RWYB 2008

Posted by peter on September 10, 2008

RWYB – means several things to different people.  To the Rallymaster [RM] it means a lot of hard work in preparation and planning so some of us can come and play; to others it became Rain Where You Be; to me it meant soul searching in my attempt to do well; and to still others the name means Run What Ya’ Brung – kind of an “if you can ride it here, then you can ride it in the rally”.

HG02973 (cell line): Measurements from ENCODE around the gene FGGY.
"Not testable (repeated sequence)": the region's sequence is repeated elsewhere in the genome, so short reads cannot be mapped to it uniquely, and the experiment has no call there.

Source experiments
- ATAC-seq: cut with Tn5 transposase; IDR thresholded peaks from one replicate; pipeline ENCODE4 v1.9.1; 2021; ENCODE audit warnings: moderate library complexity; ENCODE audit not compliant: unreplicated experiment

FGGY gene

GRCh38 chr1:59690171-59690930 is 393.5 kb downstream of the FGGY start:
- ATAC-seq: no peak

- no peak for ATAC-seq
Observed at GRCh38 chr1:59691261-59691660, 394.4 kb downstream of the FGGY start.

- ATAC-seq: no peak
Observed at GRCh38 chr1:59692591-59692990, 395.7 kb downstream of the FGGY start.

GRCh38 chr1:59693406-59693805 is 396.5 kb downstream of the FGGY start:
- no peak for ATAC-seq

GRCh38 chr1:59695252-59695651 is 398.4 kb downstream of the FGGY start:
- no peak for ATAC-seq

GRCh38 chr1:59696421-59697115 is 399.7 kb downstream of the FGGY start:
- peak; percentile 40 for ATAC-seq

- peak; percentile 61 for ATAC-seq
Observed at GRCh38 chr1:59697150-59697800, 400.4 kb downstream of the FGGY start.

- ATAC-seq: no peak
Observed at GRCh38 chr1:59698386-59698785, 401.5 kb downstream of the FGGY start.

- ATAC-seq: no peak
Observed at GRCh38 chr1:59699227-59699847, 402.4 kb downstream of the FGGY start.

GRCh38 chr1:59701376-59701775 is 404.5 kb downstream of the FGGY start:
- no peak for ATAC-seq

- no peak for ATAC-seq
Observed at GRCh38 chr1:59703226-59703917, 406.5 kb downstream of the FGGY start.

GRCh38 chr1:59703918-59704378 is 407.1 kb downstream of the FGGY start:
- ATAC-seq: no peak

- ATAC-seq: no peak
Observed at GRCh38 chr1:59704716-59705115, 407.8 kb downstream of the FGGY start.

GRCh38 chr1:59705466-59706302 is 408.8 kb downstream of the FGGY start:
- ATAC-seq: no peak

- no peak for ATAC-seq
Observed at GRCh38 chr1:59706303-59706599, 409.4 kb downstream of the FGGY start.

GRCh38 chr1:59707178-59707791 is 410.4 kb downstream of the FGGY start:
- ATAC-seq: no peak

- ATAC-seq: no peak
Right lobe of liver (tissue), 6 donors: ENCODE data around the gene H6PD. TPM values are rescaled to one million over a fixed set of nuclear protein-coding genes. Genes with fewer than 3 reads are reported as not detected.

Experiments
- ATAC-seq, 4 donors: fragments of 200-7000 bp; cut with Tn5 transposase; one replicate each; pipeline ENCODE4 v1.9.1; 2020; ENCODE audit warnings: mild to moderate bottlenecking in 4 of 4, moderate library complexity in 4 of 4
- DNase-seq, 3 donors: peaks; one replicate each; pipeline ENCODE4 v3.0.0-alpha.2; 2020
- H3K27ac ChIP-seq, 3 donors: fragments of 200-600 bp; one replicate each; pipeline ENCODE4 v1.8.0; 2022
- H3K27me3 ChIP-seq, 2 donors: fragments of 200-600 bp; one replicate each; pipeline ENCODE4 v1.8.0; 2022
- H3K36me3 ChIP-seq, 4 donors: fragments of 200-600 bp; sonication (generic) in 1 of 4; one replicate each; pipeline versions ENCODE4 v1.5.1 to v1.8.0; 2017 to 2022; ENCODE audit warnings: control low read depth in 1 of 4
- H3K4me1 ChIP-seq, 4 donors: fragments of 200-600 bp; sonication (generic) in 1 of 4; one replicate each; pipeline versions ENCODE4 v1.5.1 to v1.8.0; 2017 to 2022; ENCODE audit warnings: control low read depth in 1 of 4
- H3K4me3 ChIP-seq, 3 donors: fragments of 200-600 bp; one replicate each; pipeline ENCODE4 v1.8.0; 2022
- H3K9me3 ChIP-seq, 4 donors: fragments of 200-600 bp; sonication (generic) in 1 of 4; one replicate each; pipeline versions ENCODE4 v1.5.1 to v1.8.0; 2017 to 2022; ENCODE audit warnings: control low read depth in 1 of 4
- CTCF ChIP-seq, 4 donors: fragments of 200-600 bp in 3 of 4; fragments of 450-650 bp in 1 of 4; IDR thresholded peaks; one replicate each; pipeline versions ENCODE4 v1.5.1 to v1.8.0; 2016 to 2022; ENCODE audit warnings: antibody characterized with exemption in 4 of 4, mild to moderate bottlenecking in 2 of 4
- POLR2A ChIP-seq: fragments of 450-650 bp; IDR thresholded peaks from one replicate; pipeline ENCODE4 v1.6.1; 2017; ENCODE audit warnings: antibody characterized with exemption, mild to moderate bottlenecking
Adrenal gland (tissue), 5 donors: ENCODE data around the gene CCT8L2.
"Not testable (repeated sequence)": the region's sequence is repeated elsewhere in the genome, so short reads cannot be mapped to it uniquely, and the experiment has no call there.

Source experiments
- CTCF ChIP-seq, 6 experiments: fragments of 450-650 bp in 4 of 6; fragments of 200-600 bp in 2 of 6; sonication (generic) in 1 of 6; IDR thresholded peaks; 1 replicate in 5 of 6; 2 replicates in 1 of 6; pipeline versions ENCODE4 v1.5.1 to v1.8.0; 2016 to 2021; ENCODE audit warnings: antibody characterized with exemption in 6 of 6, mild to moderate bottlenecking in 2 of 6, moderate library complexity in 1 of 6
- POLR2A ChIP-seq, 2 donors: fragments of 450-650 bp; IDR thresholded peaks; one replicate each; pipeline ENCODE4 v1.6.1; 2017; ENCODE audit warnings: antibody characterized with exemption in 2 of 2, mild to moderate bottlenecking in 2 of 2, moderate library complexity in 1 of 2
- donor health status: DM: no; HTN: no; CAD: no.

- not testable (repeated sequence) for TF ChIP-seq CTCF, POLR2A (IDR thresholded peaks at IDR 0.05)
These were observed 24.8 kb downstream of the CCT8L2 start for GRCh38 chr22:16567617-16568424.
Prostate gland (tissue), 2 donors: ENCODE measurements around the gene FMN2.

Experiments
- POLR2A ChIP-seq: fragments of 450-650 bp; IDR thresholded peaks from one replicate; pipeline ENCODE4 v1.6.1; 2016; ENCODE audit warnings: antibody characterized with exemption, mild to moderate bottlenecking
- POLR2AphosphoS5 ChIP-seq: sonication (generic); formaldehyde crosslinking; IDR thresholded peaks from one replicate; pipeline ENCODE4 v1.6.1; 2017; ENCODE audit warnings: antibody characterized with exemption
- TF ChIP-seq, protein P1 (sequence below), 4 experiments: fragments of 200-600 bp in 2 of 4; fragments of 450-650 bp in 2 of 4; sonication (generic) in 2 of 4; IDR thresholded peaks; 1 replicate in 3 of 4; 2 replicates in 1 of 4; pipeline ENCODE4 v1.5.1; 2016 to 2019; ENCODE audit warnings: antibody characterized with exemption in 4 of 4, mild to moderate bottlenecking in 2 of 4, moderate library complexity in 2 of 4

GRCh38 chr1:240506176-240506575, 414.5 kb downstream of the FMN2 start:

The short version: about 26 of 35 showed up in Salt Lake City on Labor Day weekend to go wherever in the USA we decided to go to collect bonus points that we all knew the locations of 30 days in advance… These included Hyder Alaska, Key West Florida, the far North East and San Diego, California.  Approximately 9 called during the last few days prior to the rally to cancel their efforts due to the threat of two hurricanes.  We had a pre-rally dinner and heard some final instructions, had a good night’s sleep and were off for 5 days of riding at 07:00 Tuesday. Several apparently didn’t let the hurricanes bother them and headed E and S.  I was bothered and so I took an alternate route that was W, NW, and mid-west.  19 of us finished; I scored 12th; the victor had ~10,500 [~15%] more points than me.  To finish one had to accumulate 5000 miles in 5 days [120hrs].  The mileages ranged from 5009 to 6346.  An interesting note is that we had our drivers licenses sealed in an envelope that we carried; if we brought it back unopened then we received points, and if it was opened we lost a lot of points [hence, ride carefully and don’t have to show your license to a policeman! (LEO)]  And, ALL of us succeeded in this bonus effort.  But, in truth, one silver tongued Canadian on the ride talked his way out of opening his envelope even though a LEO did give him a ticket.